Machiavelli's Political Trials and “The Free Way of Life”

Political Theory 35 (4):385-411 (2007)
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Abstract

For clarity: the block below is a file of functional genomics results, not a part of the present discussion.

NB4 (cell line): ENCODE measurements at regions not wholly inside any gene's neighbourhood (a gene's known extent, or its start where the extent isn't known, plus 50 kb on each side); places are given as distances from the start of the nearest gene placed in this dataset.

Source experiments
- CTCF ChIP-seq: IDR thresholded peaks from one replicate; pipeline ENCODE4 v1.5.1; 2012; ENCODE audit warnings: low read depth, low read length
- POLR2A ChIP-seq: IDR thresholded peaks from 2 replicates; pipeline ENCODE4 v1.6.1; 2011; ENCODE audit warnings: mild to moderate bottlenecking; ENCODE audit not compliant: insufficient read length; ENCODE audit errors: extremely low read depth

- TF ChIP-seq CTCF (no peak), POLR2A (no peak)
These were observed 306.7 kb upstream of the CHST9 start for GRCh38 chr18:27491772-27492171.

This essay examines the political trials through which, according to Machiavelli's Discourses, republics should punish magistrates and prominent citizens who threaten or violate popular liberty. Unlike modern constitutions, which assign indictments and appeals to small numbers of government officials, Machiavelli's neo-Roman model encourages individual citizens to accuse corrupt or usurping elites and promotes the entire citizenry as political jury and court of appeal. Machiavellian political justice requires, on the one hand, equitable, legal procedures that serve all citizens by punishing guilty parties and discouraging retaliatory reprisals, including foreign intervention. On the other hand, frankly acknowledging the power disparities that exist in every republic, Machiavelli outlines how political trials enable pro-plebeian magistrates and populist reformers to thwart patrician-generated smear campaigns and oligarchic conspiracies.

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